The Lord’s is the earth and its fullness: come, let us adore him.
Year: B(I). Psalm week: 1. Liturgical Colour: Green.
Saturday memorials of the Blessed Virgin Mary
‘On Saturdays in Ordinary Time when there is no obligatory memorial, an optional memorial of the Blessed Virgin Mary is allowed.
‘Saturdays stand out among those days dedicated to the Virgin Mary. These are designated as memorials of the Blessed Virgin Mary. This memorial derives from Carolingian times (9th century), but the reasons for having chosen Saturday for its observance are unknown. While many explanations of this choice have been advanced, none is completely satisfactory from the point of view of the history of popular piety.
‘Whatever its historical origins may be, today the memorial rightly emphasizes certain values to which contemporary spirituality is more sensitive. It is a remembrance of the maternal example and discipleship of the Blessed Virgin Mary who, strengthened by faith and hope, on that “great Saturday” on which Our Lord lay in the tomb, was the only one of the disciples to hold vigil in expectation of the Lord’s resurrection. It is a prelude and introduction to the celebration of Sunday, the weekly memorial of the Resurrection of Christ. It is a sign that the Virgin Mary is continuously present and operative in the life of the Church.’
Directory on Popular Piety and the Liturgy (2001), §188
Other saints: St Raphael Kalinowski (1835-1907)
Raphael Kalinowski was born to Polish parents in the city of Vilnius in 1835. Following military service, he was condemned in 1864 to ten years of forced labour in Siberia. In 1877, he became a Discalced Carmelite and was ordained a priest in 1882. He contributed greatly to the restoration of many Discalced Carmelite communities in Poland that had previously been suppressed under Russian occupation. His life was distinguished by zeal for Church unity and by his unflagging devotion to his ministry as a confessor and spiritual director. He died in Wadowice, Austria-Hungary, in 1907.
Other saints: Saint Edmund (d.869)
East Anglia, Hallam, Hexham & Newcastle, Northampton
He was king of the Anglo-Saxon kingdom of East Anglia, covering modern Suffolk, Norfolk, and part of Lincolnshire. Very little documentary evidence for the details of his life exists, but it is known that Edmund was captured and killed by the Danish Great Heathen Army, which invaded England in 869, and the tradition is that he died the death of a Christian martyr.
Edmund’s body was buried in a wooden chapel near to where he was killed, but was later transferred to Beadoriceworth, where in 925 Athelstan founded a community devoted to the new cult. Thirty years after Edmund’s death, he was venerated by the Vikings of East Anglia, who produced a coinage to commemorate him.
In the 11th century a stone church was built at Bury, and Edmund’s remains were translated to it. The shrine at Bury St Edmunds became one of the greatest pilgrimage locations in England and the town retains St Edmund’s name to this day.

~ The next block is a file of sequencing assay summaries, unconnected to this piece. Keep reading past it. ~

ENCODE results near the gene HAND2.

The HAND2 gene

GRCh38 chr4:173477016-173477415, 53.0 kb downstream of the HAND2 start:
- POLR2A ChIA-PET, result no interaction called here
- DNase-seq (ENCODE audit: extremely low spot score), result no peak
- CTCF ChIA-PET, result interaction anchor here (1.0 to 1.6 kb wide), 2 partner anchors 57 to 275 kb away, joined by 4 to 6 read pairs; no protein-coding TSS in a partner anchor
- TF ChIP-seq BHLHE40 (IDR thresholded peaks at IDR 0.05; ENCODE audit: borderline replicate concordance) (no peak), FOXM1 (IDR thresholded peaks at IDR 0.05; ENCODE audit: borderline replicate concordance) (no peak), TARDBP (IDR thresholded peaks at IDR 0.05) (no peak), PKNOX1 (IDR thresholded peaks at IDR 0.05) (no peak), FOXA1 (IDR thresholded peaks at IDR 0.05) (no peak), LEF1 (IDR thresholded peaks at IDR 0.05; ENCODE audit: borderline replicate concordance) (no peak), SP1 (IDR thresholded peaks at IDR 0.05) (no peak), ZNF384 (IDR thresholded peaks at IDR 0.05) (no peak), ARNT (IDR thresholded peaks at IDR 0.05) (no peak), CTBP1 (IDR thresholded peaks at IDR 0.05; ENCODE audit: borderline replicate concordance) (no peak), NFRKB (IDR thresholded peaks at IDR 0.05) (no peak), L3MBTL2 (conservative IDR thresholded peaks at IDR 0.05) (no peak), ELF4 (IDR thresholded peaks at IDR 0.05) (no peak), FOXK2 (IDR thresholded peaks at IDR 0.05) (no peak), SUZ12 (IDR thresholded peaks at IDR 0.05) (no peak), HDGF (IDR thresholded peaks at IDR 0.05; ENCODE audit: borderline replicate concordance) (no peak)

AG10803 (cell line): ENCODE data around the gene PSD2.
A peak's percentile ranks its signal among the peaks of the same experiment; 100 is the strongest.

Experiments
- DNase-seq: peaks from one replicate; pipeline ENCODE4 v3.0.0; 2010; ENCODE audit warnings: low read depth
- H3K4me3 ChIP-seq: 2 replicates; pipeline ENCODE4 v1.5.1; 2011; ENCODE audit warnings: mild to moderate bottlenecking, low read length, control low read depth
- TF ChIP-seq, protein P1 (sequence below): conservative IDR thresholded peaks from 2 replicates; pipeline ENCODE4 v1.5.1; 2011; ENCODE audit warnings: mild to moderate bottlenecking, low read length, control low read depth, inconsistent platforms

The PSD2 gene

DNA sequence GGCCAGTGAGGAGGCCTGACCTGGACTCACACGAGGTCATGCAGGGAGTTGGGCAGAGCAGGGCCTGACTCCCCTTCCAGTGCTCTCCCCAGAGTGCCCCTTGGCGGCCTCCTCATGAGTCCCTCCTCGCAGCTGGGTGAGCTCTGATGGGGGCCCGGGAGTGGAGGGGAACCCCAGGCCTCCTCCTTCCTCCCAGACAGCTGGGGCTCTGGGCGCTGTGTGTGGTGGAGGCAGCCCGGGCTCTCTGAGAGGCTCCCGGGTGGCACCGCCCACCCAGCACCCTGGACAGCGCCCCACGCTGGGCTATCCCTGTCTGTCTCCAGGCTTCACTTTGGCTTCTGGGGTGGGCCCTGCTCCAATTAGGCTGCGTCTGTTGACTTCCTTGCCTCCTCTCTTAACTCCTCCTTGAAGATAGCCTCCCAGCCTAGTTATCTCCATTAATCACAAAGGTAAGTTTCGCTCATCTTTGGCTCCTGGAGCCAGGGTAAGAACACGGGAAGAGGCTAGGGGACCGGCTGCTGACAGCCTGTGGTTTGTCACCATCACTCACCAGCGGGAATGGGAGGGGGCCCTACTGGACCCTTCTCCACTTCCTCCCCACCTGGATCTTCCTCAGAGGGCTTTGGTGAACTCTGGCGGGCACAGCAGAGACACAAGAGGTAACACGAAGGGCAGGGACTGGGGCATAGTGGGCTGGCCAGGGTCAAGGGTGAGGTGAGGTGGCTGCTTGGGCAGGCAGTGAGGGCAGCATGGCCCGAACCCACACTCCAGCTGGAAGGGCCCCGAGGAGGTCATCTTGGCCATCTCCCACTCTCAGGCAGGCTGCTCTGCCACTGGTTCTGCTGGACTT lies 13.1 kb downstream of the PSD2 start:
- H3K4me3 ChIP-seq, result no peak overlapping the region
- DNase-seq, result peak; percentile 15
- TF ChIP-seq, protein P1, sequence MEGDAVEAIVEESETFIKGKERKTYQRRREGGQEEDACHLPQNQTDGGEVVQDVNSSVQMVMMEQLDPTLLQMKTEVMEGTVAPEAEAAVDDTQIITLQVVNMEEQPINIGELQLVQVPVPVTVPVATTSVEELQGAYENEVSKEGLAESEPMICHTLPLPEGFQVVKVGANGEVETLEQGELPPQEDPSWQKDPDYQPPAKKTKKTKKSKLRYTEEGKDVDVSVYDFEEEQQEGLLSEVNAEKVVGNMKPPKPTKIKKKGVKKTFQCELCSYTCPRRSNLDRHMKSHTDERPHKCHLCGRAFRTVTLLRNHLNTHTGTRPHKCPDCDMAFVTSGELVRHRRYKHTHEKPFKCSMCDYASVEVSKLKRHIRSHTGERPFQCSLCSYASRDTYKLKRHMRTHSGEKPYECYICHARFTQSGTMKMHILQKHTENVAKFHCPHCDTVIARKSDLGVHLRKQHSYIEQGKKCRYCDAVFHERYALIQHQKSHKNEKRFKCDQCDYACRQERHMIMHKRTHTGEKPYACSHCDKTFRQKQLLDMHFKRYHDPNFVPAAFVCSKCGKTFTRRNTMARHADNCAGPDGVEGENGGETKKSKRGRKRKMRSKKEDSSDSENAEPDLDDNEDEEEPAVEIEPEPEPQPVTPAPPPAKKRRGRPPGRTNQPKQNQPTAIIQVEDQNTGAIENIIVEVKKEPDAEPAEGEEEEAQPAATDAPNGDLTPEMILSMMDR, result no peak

About the author of the Second Reading in today's Office of Readings:
Second Reading: St Thomas Aquinas (1225 - 1274)
Thomas was born of a noble family in southern Italy, and was educated by the Benedictines. In the normal course of events he would have joined that order and taken up a position suitable to his rank; but he decided to become a Dominican friar instead.
He studied in Paris and in Cologne under the great philosopher St Albert the Great, at a time of great philosophical ferment, when the writings of Aristotle, the greatest philosopher of the ancient world, had been newly rediscovered and were becoming available to people in the West for the first time in a thousand years. Many feared that Aristotelianism was flatly contradictory to Christianity, and the fact that Aristotle’s works were coming to the West from mostly Muslim sources did nothing to help matters.
Thomas’ clarity of thought ensured that the truth would be recognised whatever its source. He inaugurated a form of disputation which would bring ideas together not so that one would win and the other lose through clever tricks of debate, but so that the single unifying truth behind them should be found. He thus not only transformed the practice of theology but also laid the foundations of the modern scientific revolution.
As well as producing major philosophical and theological works, Thomas, at the request of Pope Urban IV, composed the Divine Office for the newly-created feast of Corpus Christi.
Liturgical colour: green
The theological virtue of hope is symbolized by the colour green, just as the burning fire of love is symbolized by red. Green is the colour of growing things, and hope, like them, is always new and always fresh. Liturgically, green is the colour of Ordinary Time, the orderly sequence of weeks through the year, a season in which we are being neither single-mindedly penitent (in purple) nor overwhelmingly joyful (in white).
|Mid-morning reading (Terce)||1 Kings 8:60-61 ©|
May all the peoples of the earth come to know that the Lord is God indeed, and that there is no other. May your hearts be wholly with the Lord our God, following his laws and keeping his commandments as at this present day.
|Noon reading (Sext)||Jeremiah 17:9-10 ©|
The heart is more devious than any other thing, perverse too: who can pierce its secrets? I, the Lord, search to the heart, I probe the loins, to give each man what his conduct and his actions deserve.
|Afternoon reading (None)||Wisdom 7:27,8:1 ©|
Although she is alone, Wisdom can accomplish everything. She deploys her strength from one end of the earth to the other, ordering all things for good.